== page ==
The shop D.C.’s top chefs, foodies visit each month

Ryan Swanson sharpens a knife using an ancient technique of sharpening on a Japanese water stone. (WTOP/Megan Cloherty)
D.C. Sharp is a corner shop set up in Union Market. (WTOP/Megan Cloherty)
While most of the business is sharpening knives, the Swanson brothers also sharpen hair cutting shears and scissors. (WTOP/Megan Cloherty)
The first aid kit is always nearby the sharpening station. Ryan Swanson jokes they include a band aid with every freshly sharpened knife as many chefs underestimate their new tool. (WTOP/Megan Cloherty)
Swanson uses the final refining water stone to sharpen a knife. The liquid on the stone is a mixture of water and metal coming off the knife. (WTOP/Megan Cloherty)

WASHINGTON — It may sound like an unnecessary expense, but chefs swear by it. And more and more foodies are picking up the idea that sharpening their tools can improve their experience in the kitchen.

In a corner of Union Market, Ryan Swanson methodically runs a blade over a Japanese water stone, his fingertips just millimeters from the razor sharp edge.

“You’ll see him move his fingers up and down the blade like he’s playing an instrument,” brother Derek says observing Ryan sharpen a French chef knife.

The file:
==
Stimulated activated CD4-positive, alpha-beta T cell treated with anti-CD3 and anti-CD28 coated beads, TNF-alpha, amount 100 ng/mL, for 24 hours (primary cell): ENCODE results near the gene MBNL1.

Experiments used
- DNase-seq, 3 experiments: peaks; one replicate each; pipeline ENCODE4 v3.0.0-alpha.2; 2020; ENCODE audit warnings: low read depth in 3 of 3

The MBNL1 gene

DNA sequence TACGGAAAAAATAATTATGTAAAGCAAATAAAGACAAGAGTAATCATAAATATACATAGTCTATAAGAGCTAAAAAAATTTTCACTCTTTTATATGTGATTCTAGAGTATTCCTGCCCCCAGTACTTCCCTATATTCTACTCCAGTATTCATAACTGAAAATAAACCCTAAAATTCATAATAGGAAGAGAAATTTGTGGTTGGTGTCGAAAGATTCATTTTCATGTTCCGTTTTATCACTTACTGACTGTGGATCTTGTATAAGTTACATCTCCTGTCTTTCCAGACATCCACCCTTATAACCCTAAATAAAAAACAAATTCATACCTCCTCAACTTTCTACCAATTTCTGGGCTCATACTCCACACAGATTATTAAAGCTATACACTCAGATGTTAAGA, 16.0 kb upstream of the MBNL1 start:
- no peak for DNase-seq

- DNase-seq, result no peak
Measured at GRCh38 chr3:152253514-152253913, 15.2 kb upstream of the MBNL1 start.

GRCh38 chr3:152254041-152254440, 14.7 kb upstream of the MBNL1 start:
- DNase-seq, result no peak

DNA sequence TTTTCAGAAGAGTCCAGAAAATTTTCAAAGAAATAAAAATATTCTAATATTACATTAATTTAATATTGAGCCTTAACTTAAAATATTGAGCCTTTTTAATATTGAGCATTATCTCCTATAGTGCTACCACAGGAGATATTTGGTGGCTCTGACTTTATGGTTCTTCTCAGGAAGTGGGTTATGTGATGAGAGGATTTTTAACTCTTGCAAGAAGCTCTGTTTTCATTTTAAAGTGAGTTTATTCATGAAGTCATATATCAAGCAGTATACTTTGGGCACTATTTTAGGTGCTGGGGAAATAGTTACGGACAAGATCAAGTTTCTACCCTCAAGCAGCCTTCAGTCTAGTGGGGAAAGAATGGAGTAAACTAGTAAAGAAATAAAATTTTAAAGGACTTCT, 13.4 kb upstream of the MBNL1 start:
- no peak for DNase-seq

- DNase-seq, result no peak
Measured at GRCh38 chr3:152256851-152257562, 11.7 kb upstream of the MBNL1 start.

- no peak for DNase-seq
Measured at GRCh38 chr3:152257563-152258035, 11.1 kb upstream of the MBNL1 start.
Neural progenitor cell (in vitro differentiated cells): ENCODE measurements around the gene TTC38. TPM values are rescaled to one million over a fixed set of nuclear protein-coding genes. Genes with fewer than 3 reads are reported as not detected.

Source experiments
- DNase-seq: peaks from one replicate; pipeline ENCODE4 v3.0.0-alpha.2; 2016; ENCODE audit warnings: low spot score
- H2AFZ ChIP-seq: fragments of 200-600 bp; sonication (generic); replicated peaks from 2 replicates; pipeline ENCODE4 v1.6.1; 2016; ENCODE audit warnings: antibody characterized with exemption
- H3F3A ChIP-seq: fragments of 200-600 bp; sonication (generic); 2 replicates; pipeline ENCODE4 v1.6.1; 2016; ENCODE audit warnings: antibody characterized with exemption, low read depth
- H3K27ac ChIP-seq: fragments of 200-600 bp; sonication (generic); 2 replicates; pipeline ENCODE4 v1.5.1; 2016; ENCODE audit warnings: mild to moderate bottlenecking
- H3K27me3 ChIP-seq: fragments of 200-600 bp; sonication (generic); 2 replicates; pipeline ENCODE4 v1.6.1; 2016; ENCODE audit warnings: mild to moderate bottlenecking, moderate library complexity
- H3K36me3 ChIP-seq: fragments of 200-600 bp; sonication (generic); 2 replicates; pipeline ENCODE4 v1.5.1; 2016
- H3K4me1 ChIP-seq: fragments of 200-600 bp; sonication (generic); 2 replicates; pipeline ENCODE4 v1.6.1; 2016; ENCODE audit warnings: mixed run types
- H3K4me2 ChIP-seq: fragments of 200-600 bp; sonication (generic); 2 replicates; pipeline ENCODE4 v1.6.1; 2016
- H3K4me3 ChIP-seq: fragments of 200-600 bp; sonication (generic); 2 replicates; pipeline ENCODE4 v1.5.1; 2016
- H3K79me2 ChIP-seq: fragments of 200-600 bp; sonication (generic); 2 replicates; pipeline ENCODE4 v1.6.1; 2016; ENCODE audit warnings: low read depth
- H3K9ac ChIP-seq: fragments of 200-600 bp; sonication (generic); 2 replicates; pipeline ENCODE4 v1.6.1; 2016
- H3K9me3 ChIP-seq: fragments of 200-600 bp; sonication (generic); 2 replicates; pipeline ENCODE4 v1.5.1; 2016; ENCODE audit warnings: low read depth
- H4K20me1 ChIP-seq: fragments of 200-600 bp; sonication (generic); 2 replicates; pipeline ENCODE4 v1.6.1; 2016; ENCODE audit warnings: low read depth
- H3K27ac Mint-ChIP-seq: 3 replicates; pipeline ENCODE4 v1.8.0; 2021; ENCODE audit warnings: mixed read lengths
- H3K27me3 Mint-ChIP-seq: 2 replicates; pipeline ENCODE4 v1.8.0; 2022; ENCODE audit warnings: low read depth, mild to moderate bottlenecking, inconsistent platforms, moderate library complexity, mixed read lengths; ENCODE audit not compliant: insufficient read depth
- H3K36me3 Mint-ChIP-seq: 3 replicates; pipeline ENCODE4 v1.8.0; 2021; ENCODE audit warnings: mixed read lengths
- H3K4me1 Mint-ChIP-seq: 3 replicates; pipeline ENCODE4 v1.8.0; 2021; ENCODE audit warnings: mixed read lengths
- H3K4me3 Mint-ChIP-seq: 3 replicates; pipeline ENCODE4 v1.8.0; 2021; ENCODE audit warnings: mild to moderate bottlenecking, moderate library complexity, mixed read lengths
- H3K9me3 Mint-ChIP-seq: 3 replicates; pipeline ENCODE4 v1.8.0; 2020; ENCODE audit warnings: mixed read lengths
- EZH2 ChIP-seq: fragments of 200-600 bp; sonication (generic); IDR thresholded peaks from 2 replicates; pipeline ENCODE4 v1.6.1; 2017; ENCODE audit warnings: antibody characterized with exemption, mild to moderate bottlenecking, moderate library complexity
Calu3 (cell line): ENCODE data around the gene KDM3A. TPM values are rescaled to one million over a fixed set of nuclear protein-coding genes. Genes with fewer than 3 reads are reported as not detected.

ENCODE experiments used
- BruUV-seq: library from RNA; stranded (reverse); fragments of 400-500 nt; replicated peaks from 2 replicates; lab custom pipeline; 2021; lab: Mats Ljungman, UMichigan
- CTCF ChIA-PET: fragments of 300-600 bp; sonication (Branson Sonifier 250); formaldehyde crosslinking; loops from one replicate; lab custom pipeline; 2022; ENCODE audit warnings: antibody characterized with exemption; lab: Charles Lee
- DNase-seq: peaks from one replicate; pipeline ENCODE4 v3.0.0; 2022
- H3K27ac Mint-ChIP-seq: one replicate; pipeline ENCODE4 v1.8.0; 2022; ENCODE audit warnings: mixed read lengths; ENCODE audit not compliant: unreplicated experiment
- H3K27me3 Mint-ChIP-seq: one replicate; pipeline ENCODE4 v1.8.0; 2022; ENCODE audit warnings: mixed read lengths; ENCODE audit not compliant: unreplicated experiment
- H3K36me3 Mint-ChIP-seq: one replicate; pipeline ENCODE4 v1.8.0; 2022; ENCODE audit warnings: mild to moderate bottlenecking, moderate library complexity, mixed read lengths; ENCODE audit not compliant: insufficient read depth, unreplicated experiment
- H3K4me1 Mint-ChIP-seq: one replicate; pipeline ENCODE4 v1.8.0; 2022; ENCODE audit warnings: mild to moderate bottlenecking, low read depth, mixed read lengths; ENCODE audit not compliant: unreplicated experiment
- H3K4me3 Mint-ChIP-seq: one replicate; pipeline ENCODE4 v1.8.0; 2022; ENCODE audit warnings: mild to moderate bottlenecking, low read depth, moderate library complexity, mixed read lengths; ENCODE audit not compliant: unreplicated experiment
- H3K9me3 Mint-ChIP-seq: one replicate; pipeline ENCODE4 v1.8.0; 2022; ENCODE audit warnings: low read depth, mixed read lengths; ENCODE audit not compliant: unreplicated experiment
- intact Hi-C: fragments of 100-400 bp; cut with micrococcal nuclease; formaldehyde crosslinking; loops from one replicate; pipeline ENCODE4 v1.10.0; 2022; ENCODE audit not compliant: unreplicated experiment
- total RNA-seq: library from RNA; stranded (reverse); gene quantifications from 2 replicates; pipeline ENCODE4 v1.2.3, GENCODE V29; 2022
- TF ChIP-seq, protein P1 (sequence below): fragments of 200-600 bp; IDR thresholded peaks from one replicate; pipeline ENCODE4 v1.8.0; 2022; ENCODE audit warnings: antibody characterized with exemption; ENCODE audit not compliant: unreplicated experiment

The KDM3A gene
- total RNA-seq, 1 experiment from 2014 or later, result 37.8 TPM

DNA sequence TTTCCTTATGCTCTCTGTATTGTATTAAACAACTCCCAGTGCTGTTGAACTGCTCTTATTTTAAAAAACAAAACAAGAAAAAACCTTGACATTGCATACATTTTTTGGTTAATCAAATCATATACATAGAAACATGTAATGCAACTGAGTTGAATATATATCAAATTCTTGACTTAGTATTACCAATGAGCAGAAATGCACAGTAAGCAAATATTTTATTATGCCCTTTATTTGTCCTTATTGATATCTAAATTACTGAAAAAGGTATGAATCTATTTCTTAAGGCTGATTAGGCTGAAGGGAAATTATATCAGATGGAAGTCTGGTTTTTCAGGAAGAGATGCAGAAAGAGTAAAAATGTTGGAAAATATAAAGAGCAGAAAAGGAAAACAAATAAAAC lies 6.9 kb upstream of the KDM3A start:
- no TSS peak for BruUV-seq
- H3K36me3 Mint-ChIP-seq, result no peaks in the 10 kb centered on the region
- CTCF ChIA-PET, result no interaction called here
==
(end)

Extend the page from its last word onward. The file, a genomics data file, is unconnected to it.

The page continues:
Though the Swanson brothers have only been sharpening knives for a few years, they’ve quickly become masters of the Japanese hand sharpening technique and their shop, D.C. Sharp, has become a go-to source for the area’s top chefs.

“We count almost every professional chef in this town as our clients. And they like to come hang out here and bring their knives and look around. It’s kind of like a toy store for chefs,” Derek Swanson says.

That’s because D.C. Sharp also sells knives that range from the hundreds to thousands of dollars each.

While professional chefs have likely known for years the value of a sharp blade, 85 percent of the shop’s customers are at-home chefs. Derek Swanson is the first to say setting up shop in Union Market has given their business the advantage.

It puts the service front and center for foodies who frequent a market which boasts some of the most popular restaurants in the city as its tenants.

Usually, the average customer brings in kitchen knives sold in knife blocks. While most any knife can be sharpened, Derek Swanson says, customers quickly learn that a quality knife holds its sharpness longer than a cheaper one.

“The market for knives has traditionally been you go to a store and those stores will offer a giant set of knives in a block and people say, ‘Oh, that’s a good deal. I can get these 10 knives for $100 dollars,” Swanson says.

“What they don’t realize is they’re buying nine knives they’ll never use and the one knife they need to use is made so cheaply it’s going to go dull almost immediately,” he says.

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Megan Cloherty

WTOP Investigative Reporter Megan Cloherty primarily covers breaking news, crime and courts.

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